Cavitt denounces sturgeon endangered listing plan

Cam Cavitt

ALPENA — State Rep. Cam Cavitt, R-Cheboygan, on Thursday denounced efforts by U.S. Fish and Wildlife to list lake sturgeon as an endangered species.

According to Cavitt, the listing would prohibit anyone from harvesting a sturgeon nationwide, ending all forms of sturgeon fishing, which includes spearfishing on Black Lake.

Black Lake is one of two places in the U.S. where spearfishing lake sturgeon is allowed and is regulated by the Michigan Department of Natural Resources.

“This move by the feds is effectively spitting in the faces of all the sportsmen and wildlife experts that have been working diligently to preserve sturgeon populations and fishing seasons for decades,” Cavitt said in a statement. “Sturgeon fishing is a cultural staple in Northeast Michigan that the Black Lake community hosts an annual festival in conjunction with the season.”

Cavitt said that since this is a federal situation, there’s not much he can do, but he said that he’s closely working with the office of U.S. Rep. Jack Bergman, R-Watersmeet, who represents Northeast Michigan.

The office of Bergman confirmed the partnership with Cavitt and said that both politicians are “actively working on introducing legislation that will remedy this.”

“Right now, I’m bringing awareness to a problem that the public should understand,” Cavitt said. “The Michigan DNR’s fisheries and biologists, we have the best on the planet. If anything, the federal government should use Michigan as the model for lake sturgeon repopulation.”

In 2018, the U.S. Fish and Wildlife received a petition requesting that it list lake sturgeon under the Endangered Species Act range-wide or as several Distinct Population Segments. By 2019, the department began collecting research and information nationwide.

On June 30, the department will submit a species status assessment that includes scientific research on the topic and will submit its listing determination to the Federal Register.

According to a written statement from the U.S. Fish and Wildlife, if it is determined that the listing is warranted, a rule proposing to list the species as either threatened or endangered will be submitted to the Federal Register for publication.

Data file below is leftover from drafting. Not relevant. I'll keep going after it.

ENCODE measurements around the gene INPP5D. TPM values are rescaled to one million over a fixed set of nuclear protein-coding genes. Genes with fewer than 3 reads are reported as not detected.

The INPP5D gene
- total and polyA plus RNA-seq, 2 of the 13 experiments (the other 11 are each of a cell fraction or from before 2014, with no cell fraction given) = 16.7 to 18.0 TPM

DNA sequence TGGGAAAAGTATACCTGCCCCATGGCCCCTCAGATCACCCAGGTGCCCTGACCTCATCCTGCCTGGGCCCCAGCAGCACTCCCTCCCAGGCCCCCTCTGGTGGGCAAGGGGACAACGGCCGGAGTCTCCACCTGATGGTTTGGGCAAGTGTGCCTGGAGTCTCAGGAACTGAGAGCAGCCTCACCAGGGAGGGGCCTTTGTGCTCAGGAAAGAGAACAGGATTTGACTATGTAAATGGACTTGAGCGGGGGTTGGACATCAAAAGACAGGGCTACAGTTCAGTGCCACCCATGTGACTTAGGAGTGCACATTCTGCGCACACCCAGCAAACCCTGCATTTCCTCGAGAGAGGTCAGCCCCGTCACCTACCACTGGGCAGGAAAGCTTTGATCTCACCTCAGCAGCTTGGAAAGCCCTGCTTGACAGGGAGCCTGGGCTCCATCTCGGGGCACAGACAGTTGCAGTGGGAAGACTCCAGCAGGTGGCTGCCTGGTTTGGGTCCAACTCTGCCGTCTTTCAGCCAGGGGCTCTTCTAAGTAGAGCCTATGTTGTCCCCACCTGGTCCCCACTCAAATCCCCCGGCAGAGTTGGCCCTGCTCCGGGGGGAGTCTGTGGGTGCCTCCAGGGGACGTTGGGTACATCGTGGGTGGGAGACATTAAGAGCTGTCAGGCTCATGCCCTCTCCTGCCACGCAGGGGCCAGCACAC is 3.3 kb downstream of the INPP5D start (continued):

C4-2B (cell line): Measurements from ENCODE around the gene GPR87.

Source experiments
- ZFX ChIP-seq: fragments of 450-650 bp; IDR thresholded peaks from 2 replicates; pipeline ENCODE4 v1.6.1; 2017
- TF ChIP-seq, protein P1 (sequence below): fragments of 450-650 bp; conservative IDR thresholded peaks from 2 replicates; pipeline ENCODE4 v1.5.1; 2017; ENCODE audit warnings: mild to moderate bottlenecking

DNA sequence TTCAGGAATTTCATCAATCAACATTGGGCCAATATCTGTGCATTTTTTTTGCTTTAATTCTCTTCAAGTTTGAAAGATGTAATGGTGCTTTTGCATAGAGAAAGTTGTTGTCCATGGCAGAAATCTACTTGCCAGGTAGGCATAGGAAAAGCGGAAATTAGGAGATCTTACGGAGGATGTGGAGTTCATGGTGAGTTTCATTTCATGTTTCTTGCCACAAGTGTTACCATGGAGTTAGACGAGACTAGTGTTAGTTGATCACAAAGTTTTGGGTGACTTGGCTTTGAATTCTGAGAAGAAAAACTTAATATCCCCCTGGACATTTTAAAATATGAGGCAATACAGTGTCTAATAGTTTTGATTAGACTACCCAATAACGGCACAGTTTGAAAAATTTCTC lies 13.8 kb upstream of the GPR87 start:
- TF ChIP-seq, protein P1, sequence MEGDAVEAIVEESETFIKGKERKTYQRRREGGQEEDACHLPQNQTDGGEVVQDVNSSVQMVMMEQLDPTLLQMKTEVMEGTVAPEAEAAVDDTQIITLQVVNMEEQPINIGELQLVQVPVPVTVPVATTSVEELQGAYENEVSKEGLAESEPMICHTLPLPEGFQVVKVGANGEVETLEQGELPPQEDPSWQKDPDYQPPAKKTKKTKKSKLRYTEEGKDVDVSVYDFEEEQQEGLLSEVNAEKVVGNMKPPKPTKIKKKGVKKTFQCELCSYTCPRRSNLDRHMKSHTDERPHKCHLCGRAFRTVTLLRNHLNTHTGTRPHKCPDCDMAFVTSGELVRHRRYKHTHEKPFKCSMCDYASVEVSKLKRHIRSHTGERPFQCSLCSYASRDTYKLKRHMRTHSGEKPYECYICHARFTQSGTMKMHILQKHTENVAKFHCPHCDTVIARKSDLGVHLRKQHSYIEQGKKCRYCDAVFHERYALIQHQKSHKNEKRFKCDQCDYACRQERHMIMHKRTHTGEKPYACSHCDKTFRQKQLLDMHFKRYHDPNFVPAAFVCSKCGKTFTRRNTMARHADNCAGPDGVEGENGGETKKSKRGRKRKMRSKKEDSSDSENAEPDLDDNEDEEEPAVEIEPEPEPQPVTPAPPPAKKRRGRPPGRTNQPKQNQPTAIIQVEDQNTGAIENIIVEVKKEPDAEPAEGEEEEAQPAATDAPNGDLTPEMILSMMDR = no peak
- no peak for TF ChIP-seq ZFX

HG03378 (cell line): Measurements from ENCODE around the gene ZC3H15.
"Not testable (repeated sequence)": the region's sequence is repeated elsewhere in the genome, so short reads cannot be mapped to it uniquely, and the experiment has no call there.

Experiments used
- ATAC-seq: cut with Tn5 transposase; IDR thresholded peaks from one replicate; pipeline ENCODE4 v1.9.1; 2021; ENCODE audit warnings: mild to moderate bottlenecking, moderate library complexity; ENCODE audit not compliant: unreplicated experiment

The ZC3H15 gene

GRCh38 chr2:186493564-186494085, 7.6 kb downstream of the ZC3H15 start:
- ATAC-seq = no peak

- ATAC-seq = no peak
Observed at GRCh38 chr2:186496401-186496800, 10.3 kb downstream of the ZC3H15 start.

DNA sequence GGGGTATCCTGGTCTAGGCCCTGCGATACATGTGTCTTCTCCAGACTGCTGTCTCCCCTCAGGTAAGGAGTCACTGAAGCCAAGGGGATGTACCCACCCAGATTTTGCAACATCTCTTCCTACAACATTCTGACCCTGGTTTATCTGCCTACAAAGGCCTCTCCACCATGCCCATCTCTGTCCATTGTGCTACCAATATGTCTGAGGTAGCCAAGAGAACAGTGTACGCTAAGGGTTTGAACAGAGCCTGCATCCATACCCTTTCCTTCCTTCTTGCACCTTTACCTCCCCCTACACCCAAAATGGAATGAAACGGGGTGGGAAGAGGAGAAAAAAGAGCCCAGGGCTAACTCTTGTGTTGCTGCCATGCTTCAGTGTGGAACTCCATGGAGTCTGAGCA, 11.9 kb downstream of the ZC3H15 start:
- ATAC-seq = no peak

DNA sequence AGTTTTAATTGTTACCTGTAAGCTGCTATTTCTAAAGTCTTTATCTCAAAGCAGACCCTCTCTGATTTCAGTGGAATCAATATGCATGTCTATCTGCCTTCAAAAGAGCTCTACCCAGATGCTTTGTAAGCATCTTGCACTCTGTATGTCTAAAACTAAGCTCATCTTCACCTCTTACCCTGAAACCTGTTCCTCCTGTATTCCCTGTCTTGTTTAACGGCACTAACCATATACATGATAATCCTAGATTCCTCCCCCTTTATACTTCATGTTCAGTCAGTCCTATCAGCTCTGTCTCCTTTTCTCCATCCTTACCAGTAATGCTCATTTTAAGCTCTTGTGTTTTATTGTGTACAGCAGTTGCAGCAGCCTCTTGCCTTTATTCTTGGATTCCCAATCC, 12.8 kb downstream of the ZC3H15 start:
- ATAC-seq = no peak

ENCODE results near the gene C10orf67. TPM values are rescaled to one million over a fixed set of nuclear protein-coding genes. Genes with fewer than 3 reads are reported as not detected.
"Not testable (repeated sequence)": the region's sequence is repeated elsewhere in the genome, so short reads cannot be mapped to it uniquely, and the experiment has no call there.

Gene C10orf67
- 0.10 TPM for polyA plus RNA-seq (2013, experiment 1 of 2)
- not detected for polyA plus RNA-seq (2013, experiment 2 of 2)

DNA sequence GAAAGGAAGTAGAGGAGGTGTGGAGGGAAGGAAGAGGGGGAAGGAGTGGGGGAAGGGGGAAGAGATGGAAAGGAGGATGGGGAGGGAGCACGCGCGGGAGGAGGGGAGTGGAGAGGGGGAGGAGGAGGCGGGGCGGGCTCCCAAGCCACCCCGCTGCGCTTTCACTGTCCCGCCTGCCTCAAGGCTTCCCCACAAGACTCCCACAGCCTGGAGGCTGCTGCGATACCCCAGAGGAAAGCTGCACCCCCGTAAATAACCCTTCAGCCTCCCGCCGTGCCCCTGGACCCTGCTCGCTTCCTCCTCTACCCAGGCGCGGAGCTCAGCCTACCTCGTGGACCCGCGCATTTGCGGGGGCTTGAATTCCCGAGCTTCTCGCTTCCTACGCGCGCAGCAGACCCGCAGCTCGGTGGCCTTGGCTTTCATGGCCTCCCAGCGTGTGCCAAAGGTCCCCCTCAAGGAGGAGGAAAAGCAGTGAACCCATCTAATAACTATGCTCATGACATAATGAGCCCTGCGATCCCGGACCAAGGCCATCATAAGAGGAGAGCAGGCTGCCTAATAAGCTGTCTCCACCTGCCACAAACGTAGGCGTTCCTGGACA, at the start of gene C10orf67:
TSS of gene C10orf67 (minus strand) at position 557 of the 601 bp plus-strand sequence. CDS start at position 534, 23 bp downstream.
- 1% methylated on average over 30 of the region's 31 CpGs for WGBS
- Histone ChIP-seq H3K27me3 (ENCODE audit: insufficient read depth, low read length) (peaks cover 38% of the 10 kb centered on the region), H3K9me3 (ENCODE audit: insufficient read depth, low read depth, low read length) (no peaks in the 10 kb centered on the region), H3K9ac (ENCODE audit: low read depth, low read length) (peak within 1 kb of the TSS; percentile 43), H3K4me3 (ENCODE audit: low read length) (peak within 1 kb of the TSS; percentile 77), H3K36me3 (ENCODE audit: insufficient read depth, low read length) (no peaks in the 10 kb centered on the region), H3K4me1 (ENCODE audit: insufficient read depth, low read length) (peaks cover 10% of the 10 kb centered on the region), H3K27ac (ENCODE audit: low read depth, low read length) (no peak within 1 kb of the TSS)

Even then, the decision will be open to a year-long public comment period.

“We are working collaboratively to conserve and restore lake sturgeon throughout Michigan and much of their historical range with state, tribal, and federal partners, along with academic and non-governmental organizations,” a statement said, submitted to The News by Melissa Clark, an agency spokesperson of U.S. Fish and Wildlife. “We also work closely with federally recognized tribes to support their cultural identity that is tied to lake sturgeon. We are working with our partners on essential actions for lake sturgeon management such as: assessing population status, distribution, and movement; wild fish health screening; and stocking with our hatcheries and streamside rearing facilities.”

According to research at Michigan State University, the lake sturgeon population in Black Lake was at about 566 adult fish in 1997.

Now, 1,500 lake sturgeon are released into the Cheboygan River drainage system every year.

“The DNR is doing all it can to preserve lake sturgeon populations in Michigan,” Cavitt said in a statement. “Folks across the country recognize how important lake sturgeon are to the well-being of freshwater ecosystems. Instead of working with these talented individuals to ensure fishing can continue alongside population preservation, the FWS would rather impose a blanket ban on everyone.”

To reach State Rep. Cam Cavitt’s office, call 517-373-0833 or email him at camcavitt@house.mi.gov.


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